Finally, we meandered our way up into Carlsbad area of New Mexico and Northwest Texas which includes Guadalupe Mountains National Park and Carlsbad Caverns. The day after we arrived, we had more intense wind. The wind was so intense, we decided to go into the caverns to get out of the wind. When we got up to the top of the ridge where the Carlsbad Caverns visitor center sits we had to fight 60 mph gusts from our car to the visitors center. (Turns out that Guadalupe Mountains was reporting 80mph gusts at Guadalupe Pass, and that’s at the base of their mountains!) The wind was so strong, a piece of weather stripping blew out from under my Thule faring on my roof rack. Yikes! We had a nice walk in the cave, and I got some good photos thanks to a tripod I lugged around. (The flash will not reach most formations!)
The following days were spent doing some fun hikes in Guadalupe Mountains National Park, including a hike up to the “top of Texas”, Guadalupe Peak at 8749 ft with an elevation gain (and loss) of 3100 ft over 8.4 miles of hiking; we decimated a Chinese buffet in Carlsbad after that one! We also walked out to the Devil’s Hall, which is pretty cool box canyon with very high walls on either side of the trail. On the way to the hall, you pass by a “staircase” formation in the rock. Pretty neat stuff.
We headed a little further west and North to spend some time at Three Rivers Petroglyphs. This was another serendipitous discovery, recommended by number of folks we met on the road. While touring the southwest, you can experience a bit of overload on prehistoric dwellings and drawings, but I have to admit, this site should not be missed if you have even a passing interest in petroglyphs. The area has over 20,000 documented Jordana Mogollon petroglyphs scattered over 1-2 miles of terrain. There is still much debate on what they mean. Some theorize that they have deep spiritual meaning, while others think they are simply ancient graffiti.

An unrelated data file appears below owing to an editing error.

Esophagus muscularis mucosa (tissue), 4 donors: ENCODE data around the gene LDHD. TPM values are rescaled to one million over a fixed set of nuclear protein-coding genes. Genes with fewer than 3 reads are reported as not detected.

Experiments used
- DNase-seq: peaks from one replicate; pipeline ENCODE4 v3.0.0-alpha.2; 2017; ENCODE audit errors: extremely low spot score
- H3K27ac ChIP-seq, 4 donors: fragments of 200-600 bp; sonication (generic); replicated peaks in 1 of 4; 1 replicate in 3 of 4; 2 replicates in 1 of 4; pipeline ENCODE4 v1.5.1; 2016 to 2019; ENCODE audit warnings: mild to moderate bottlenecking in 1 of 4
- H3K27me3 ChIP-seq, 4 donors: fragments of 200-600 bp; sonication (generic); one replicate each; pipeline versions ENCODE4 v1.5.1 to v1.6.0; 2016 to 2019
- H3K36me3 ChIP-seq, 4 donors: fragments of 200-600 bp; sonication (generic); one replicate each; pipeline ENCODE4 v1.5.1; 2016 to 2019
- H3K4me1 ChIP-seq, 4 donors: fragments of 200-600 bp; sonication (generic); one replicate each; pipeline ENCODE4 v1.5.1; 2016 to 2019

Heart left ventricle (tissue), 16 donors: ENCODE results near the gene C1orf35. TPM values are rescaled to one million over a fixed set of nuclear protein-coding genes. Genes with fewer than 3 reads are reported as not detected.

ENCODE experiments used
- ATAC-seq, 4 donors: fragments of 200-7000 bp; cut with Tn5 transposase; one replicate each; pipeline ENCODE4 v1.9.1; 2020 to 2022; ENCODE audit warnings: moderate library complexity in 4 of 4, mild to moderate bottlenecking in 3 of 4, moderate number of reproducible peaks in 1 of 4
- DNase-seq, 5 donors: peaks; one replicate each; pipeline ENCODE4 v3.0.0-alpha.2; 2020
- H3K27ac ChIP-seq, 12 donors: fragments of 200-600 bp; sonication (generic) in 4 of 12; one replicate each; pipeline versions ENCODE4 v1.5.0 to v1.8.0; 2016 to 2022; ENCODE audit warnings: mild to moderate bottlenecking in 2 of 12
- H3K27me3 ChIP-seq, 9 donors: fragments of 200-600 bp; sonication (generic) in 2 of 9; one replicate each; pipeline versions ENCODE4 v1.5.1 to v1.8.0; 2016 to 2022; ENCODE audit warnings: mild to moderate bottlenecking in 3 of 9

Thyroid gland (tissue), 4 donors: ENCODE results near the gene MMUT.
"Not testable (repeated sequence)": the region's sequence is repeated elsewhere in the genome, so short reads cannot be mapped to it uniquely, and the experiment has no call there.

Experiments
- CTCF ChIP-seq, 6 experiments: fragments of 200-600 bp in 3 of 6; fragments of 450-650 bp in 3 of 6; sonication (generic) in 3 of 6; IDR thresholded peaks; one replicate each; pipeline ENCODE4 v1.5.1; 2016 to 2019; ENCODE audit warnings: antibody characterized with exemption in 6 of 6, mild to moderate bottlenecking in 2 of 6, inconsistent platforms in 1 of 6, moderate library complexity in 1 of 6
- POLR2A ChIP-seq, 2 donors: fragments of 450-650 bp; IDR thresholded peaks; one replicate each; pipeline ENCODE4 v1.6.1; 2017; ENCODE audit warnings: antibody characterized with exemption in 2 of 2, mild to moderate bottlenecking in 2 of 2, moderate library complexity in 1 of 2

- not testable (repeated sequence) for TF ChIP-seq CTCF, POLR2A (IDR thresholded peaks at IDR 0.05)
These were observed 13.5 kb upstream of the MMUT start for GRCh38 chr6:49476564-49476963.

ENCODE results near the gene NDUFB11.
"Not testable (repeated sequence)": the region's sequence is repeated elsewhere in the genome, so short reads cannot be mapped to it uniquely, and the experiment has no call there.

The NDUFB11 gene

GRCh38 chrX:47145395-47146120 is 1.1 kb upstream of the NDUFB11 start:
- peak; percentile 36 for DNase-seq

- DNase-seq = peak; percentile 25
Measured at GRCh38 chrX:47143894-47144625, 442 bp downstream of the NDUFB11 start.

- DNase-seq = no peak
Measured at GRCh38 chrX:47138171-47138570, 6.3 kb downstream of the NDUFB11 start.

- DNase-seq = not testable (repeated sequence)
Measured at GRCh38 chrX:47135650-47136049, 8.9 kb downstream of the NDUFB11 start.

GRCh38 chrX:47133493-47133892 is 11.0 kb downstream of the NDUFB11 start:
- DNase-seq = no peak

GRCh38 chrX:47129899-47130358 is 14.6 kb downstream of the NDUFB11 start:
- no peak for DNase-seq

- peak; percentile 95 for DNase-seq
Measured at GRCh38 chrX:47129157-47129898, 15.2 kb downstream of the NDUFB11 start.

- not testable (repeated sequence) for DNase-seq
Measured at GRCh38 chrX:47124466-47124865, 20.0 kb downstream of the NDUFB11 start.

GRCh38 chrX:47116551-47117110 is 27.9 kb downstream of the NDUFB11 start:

Heading back south, we stopped for a very brief overnight backpack in White Sands National Monument. Basically, the monument is a huge pile of white sand. It is formed by gypsum mineral deposits that wash into the Tularosa basin, eventually evaporating and crystallizing on the shores of Lake Lucerne. Over time, the gypsum material literally blows apart (remember the aforementioned 60mph winds?), eventually forming sand and blowing into the huge sand pile now known as White Sands National Monument. It’s an incredible place for photography early in the morning or late evening when the shadows play on the dunes and the surrounding mountains. Although we had been to White Sands before on other trips, we had never spent the night among the dunes. As opposed to our Big Bend backpack, this time, we smartened up and did not carry a stove. We just ate dinner before we left and breakfast after we got back to the truck. Camping in this manner, we didn’t have to carry pots, pans, stove, or too much water (to re-hydrate meals). It was a full moon, but unfortunately, the clouds blocked our view much of the night. Still, we got some great photos in the morning at sunrise.